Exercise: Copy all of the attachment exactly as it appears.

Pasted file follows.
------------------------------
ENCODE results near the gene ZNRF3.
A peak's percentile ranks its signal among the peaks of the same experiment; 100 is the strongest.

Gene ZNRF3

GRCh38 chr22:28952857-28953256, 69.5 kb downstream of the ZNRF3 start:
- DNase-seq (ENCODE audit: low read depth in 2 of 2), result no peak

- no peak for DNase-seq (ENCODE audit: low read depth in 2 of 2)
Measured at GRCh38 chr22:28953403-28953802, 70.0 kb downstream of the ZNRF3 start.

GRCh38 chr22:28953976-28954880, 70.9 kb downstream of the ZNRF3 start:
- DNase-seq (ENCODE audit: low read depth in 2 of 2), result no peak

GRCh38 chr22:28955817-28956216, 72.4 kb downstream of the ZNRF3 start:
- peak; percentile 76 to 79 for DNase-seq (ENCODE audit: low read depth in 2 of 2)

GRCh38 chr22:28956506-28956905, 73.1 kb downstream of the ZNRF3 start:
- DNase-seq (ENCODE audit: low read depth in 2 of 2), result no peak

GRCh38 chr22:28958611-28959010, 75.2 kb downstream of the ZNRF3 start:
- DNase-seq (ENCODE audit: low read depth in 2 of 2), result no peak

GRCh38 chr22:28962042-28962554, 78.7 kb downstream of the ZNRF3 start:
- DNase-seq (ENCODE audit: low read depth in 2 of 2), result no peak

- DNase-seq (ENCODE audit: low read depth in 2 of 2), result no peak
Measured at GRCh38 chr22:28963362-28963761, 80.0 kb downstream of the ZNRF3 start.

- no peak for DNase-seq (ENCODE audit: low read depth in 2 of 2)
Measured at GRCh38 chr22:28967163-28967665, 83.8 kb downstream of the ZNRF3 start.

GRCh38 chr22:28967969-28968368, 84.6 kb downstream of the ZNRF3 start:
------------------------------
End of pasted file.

ENCODE results near the gene ZNRF3.
A peak's percentile ranks its signal among the peaks of the same experiment; 100 is the strongest.

Gene ZNRF3

GRCh38 chr22:28952857-28953256, 69.5 kb downstream of the ZNRF3 start:
- DNase-seq (ENCODE audit: low read depth in 2 of 2), result no peak

- no peak for DNase-seq (ENCODE audit: low read depth in 2 of 2)
Measured at GRCh38 chr22:28953403-28953802, 70.0 kb downstream of the ZNRF3 start.

GRCh38 chr22:28953976-28954880, 70.9 kb downstream of the ZNRF3 start:
- DNase-seq (ENCODE audit: low read depth in 2 of 2), result no peak

GRCh38 chr22:28955817-28956216, 72.4 kb downstream of the ZNRF3 start:
- peak; percentile 76 to 79 for DNase-seq (ENCODE audit: low read depth in 2 of 2)

GRCh38 chr22:28956506-28956905, 73.1 kb downstream of the ZNRF3 start:
- DNase-seq (ENCODE audit: low read depth in 2 of 2), result no peak

GRCh38 chr22:28958611-28959010, 75.2 kb downstream of the ZNRF3 start:
- DNase-seq (ENCODE audit: low read depth in 2 of 2), result no peak

GRCh38 chr22:28962042-28962554, 78.7 kb downstream of the ZNRF3 start:
- DNase-seq (ENCODE audit: low read depth in 2 of 2), result no peak

- DNase-seq (ENCODE audit: low read depth in 2 of 2), result no peak
Measured at GRCh38 chr22:28963362-28963761, 80.0 kb downstream of the ZNRF3 start.

- no peak for DNase-seq (ENCODE audit: low read depth in 2 of 2)
Measured at GRCh38 chr22:28967163-28967665, 83.8 kb downstream of the ZNRF3 start.

GRCh38 chr22:28967969-28968368, 84.6 kb downstream of the ZNRF3 start: